Much news has been published concerning the debate over the federal budget for the rest of FY2011 (through October), but the city budgets are the ones that have the most impact for most citizens. While Congresspeople pretend to debate over whether or not Death Panels are in the health-care reform act, urban dwellers want to know if trash will be picked up or if the local public school will have teachers come September.
Baltimore and New York cities are two close to our hearts at MKCREATIVE, and both are working to cover budget shortfalls without gutting services needed to keep them running smoothly. The scales of problems between these cities are different, as are the politics that surround them. How are they faring?
Leaving aside the reversals of fortune of their two American League ball teams, the two cities are in better shape in the short term than one might expect. The Chronicle of Philanthropy is reporting that the city has a deficit, but that the deficit is manageable, even within the modest economic recovery the city has enjoyed over the last year or so.
But the $4.6 billion shortfall (’tis a strange world when $4.6 billion seems a paltry debt to have) is not going to be covered by the state of New York, whose finances are in much worse shape requiring much more demanding cuts. The cuts are all the more severe given ‘s refusal to return to pre-Bush-era tax levels on the rich:
Yet, even though the budget in its current form would eliminate a $10 billion deficit, it still fails to address many of the issues near and dear to New Yorkers’ hearts, including reforms on property taxes, rent control and teacher layoffs. … Cuomo essentially got what he wanted by limiting increases in the state’s two biggest expenses, education and Medicaid, without having to add new taxes. … In an effort to limit cuts to New York schools and Medicaid, Democrats have pushed for the extension of the so-called millionaire’s tax, taxing filers who make $200,000 or more a year. The tax, which they claim raises up to $5.3 billion a year, is set to expire in December. But Senate Republicans have pushed back against extending the tax. Meanwhile, Cuomo has staunchly opposed adding any new taxes to the budget. (Reported 28 March at Money.CNN.com)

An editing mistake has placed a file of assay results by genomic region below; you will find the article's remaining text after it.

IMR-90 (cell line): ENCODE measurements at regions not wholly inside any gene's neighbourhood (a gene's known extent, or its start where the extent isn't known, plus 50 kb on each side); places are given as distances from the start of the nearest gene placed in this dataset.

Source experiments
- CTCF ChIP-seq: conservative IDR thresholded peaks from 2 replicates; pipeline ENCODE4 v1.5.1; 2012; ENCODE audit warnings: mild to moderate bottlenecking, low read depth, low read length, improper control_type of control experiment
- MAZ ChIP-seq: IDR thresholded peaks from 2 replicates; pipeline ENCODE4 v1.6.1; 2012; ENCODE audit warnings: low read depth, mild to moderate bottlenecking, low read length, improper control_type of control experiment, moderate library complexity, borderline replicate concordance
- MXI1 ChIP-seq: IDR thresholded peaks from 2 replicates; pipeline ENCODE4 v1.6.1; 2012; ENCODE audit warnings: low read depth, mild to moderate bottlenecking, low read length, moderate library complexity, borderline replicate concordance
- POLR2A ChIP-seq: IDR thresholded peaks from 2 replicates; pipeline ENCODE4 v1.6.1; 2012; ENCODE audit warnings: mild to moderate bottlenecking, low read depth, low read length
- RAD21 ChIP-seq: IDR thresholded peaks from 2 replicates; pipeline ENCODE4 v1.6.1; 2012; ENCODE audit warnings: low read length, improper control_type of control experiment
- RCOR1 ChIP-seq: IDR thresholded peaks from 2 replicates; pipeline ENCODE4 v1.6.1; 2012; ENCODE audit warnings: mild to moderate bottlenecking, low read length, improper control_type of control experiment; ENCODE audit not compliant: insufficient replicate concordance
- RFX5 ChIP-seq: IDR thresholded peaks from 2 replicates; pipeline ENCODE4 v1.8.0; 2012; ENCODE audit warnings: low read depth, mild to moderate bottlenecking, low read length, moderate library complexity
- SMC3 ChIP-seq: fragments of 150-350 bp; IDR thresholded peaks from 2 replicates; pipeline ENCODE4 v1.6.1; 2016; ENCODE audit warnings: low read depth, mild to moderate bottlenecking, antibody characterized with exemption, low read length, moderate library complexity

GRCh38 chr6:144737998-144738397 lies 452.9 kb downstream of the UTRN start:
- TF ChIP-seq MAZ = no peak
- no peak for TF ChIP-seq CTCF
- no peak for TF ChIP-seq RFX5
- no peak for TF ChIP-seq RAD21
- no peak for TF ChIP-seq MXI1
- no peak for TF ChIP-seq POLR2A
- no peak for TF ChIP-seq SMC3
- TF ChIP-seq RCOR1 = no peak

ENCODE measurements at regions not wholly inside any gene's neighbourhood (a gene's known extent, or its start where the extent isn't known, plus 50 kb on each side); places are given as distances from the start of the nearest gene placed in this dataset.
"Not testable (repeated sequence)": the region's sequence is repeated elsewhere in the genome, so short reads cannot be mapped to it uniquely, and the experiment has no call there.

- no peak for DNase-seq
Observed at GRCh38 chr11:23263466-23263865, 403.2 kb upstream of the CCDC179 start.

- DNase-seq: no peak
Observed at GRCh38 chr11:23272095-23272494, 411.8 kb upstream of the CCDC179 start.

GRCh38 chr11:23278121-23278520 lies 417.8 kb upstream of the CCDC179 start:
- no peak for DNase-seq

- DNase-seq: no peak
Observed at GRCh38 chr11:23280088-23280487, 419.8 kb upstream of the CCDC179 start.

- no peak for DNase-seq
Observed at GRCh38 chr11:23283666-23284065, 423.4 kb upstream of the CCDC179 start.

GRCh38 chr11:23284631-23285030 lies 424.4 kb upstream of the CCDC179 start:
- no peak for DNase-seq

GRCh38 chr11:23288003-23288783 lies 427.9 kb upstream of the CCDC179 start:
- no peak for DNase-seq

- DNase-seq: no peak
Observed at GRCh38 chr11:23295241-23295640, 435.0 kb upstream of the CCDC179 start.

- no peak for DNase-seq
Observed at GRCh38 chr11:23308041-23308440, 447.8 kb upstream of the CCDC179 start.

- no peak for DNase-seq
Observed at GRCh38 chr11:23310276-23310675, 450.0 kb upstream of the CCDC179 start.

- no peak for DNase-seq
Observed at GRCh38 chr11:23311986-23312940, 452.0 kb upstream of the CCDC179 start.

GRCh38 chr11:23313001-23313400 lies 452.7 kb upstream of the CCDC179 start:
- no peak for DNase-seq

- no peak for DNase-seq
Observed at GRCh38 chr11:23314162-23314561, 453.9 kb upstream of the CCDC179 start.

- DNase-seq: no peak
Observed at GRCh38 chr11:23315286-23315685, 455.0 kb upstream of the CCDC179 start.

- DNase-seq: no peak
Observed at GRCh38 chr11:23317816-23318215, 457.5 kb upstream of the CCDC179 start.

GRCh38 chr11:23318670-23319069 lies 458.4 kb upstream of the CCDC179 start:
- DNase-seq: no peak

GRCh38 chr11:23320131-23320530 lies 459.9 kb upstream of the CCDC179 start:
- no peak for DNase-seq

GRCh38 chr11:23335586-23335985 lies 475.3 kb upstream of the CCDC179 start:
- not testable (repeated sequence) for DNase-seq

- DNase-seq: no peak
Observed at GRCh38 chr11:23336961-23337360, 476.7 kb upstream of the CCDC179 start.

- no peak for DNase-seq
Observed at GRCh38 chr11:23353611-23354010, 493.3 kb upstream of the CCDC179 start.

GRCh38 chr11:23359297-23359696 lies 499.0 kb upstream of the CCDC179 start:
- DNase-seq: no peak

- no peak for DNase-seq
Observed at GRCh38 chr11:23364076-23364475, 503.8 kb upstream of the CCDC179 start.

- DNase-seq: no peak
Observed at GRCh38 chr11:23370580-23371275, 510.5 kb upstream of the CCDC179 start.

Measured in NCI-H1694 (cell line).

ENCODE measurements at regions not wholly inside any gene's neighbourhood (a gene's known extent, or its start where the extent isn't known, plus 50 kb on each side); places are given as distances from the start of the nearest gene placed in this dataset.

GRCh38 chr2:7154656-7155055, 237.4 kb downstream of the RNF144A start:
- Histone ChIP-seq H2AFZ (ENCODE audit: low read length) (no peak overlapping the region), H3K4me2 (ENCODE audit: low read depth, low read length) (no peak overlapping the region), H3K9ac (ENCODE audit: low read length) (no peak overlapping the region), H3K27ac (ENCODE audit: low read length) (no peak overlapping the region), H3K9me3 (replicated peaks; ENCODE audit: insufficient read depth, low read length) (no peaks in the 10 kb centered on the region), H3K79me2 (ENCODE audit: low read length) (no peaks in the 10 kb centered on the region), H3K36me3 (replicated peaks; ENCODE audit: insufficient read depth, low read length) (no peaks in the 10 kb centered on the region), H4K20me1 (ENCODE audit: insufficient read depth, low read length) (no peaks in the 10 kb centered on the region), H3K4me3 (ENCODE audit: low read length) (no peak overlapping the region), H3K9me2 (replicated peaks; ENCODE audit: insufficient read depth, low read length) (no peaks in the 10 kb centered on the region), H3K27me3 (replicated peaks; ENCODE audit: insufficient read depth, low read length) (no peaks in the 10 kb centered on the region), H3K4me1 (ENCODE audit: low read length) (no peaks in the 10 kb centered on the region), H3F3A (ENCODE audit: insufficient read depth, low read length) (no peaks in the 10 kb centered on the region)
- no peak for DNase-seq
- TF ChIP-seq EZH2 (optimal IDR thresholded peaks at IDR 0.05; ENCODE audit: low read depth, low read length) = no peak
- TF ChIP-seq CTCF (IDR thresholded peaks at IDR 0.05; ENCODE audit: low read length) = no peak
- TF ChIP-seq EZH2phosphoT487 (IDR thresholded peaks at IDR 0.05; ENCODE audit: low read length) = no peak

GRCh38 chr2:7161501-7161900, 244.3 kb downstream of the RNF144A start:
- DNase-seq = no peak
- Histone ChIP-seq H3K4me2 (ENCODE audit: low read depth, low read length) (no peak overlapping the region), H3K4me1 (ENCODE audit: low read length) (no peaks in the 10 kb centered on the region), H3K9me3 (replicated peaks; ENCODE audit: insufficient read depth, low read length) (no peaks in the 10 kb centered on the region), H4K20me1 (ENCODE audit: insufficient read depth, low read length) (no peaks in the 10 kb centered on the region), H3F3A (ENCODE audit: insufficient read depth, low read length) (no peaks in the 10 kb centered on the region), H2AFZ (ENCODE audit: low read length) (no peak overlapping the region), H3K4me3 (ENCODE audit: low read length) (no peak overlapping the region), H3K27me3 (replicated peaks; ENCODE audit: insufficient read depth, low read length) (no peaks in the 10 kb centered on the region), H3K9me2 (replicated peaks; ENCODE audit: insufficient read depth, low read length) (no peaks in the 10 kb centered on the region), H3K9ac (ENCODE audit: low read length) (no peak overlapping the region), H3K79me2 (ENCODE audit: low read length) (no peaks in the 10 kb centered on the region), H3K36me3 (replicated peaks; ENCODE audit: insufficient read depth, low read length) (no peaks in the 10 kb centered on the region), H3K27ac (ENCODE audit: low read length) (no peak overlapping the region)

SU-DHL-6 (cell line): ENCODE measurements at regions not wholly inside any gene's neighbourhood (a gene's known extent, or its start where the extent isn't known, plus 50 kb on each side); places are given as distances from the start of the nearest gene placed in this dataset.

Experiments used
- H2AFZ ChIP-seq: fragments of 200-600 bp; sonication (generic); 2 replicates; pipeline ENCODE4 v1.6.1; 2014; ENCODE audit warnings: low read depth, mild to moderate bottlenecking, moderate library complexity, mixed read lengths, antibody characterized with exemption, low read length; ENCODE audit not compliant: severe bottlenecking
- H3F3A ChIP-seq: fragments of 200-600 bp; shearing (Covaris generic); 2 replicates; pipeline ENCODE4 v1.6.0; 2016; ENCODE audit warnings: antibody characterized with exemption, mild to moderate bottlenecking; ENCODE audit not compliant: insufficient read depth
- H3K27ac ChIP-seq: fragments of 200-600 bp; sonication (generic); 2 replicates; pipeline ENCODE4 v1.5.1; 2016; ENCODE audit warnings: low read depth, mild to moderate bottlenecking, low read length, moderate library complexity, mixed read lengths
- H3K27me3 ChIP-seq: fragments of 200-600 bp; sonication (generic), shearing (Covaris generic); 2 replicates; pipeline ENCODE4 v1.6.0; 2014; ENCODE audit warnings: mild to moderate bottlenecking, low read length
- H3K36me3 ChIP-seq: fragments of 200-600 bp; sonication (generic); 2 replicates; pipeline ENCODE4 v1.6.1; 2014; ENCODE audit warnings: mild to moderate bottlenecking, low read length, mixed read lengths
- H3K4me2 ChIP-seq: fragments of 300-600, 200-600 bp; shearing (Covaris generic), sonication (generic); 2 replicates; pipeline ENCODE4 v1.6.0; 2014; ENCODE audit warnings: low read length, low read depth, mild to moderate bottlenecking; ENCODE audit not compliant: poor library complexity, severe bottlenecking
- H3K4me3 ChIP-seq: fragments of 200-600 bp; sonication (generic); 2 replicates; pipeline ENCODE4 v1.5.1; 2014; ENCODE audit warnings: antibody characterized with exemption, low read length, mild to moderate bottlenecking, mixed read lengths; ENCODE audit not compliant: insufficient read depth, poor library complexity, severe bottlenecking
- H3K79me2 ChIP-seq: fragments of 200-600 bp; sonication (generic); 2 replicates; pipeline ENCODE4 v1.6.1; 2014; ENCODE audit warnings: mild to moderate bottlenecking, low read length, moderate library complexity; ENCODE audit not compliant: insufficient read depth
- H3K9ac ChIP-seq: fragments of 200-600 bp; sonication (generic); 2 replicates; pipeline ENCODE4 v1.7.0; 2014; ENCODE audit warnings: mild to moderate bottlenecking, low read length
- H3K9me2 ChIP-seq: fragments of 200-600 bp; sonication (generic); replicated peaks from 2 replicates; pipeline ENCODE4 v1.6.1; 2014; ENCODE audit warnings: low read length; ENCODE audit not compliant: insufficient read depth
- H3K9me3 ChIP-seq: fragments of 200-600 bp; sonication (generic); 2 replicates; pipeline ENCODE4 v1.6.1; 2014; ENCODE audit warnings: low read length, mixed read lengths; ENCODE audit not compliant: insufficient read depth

Baltimore’s debt is smaller in absolute numbers ($60 million), and it has enjoyed a higher-than-average bond rating for its abilities to avoid greater debt. The ability to cover that debt will likely come from the ending of some special trash pickup services that are described as ‘negligible…hardly used’ and by encouraging local non-profits to take over community centers and smaller parks.
Moreover, the state of Maryland might have enough money to cover some of the city’s shortfall. The danger in Maryland and its largest city, though, is education. The budget for the state’s schools would remain at $5.7 billion, but with an increased enrollment of some 4000, the stationary budget in fact masks a cut of per-student support.
How nonprofits might step into the gaps in either city has been a point of discussion for the last couple of years. Many have resisted them in educational roles, though support can be found on both sides of (Maryland’s) assembly for turning to nonprofits to assist with smaller park and play areas or with Baltimore’s urban pools later this summer.
After that, we can start arguing about the budgets for 2012.
Written by: Christopher Gardner, PhD
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